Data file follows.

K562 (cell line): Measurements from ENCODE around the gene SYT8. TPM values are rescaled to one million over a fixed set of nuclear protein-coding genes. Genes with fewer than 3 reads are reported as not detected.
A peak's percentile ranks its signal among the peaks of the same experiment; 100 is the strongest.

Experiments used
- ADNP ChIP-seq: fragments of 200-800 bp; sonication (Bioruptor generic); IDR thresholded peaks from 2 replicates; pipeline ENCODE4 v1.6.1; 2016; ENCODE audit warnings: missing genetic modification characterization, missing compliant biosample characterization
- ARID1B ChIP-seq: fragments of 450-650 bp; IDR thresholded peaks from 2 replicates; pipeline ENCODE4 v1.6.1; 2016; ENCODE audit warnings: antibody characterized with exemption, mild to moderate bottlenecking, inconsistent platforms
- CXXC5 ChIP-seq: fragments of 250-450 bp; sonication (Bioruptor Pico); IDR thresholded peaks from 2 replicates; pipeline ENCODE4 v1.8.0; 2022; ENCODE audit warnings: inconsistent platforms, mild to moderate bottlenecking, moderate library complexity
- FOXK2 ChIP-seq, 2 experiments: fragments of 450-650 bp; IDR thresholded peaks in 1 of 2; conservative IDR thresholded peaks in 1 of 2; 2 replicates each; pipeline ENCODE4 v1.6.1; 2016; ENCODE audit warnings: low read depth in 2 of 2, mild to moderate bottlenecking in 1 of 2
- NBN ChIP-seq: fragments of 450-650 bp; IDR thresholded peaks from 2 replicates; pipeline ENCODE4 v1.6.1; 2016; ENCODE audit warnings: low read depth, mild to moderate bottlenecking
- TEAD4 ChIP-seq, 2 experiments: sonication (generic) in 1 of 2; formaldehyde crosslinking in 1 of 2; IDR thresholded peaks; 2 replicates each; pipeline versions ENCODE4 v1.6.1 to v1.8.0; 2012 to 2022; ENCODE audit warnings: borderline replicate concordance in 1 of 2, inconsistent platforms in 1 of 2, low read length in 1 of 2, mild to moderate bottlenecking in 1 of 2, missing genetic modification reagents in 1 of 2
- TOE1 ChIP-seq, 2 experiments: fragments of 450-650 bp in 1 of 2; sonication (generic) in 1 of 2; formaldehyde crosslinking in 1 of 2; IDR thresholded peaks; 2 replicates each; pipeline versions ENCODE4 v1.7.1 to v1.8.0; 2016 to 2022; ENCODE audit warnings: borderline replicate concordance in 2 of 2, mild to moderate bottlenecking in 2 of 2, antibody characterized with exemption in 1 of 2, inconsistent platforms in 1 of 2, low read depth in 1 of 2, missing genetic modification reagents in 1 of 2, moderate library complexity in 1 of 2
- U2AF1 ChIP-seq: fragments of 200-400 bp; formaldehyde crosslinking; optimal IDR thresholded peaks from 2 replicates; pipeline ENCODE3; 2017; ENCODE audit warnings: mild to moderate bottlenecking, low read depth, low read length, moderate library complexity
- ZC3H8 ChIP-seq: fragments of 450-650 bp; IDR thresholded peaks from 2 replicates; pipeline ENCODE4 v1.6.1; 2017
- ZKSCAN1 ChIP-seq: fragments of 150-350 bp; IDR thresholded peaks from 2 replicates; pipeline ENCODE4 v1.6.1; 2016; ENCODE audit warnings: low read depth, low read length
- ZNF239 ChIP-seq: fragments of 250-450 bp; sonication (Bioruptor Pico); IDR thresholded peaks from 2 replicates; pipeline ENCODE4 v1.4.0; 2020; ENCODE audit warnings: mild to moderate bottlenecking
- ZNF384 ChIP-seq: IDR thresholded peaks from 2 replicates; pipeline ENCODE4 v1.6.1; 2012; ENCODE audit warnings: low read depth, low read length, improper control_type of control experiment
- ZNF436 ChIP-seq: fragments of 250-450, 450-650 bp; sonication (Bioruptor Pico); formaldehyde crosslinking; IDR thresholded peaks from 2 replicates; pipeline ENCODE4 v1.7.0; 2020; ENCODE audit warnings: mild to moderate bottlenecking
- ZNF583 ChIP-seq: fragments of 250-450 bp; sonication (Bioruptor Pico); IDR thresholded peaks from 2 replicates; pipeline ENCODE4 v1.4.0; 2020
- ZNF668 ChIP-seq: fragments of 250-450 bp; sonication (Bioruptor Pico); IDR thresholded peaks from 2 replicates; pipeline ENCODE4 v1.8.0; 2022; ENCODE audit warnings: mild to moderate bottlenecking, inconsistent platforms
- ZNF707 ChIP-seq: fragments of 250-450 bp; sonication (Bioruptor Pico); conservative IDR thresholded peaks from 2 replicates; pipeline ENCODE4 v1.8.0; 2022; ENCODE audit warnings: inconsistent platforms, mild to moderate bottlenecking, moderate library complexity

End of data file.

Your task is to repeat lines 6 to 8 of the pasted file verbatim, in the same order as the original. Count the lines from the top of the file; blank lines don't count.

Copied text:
- CXXC5 ChIP-seq: fragments of 250-450 bp; sonication (Bioruptor Pico); IDR thresholded peaks from 2 replicates; pipeline ENCODE4 v1.8.0; 2022; ENCODE audit warnings: inconsistent platforms, mild to moderate bottlenecking, moderate library complexity
- FOXK2 ChIP-seq, 2 experiments: fragments of 450-650 bp; IDR thresholded peaks in 1 of 2; conservative IDR thresholded peaks in 1 of 2; 2 replicates each; pipeline ENCODE4 v1.6.1; 2016; ENCODE audit warnings: low read depth in 2 of 2, mild to moderate bottlenecking in 1 of 2
- NBN ChIP-seq: fragments of 450-650 bp; IDR thresholded peaks from 2 replicates; pipeline ENCODE4 v1.6.1; 2016; ENCODE audit warnings: low read depth, mild to moderate bottlenecking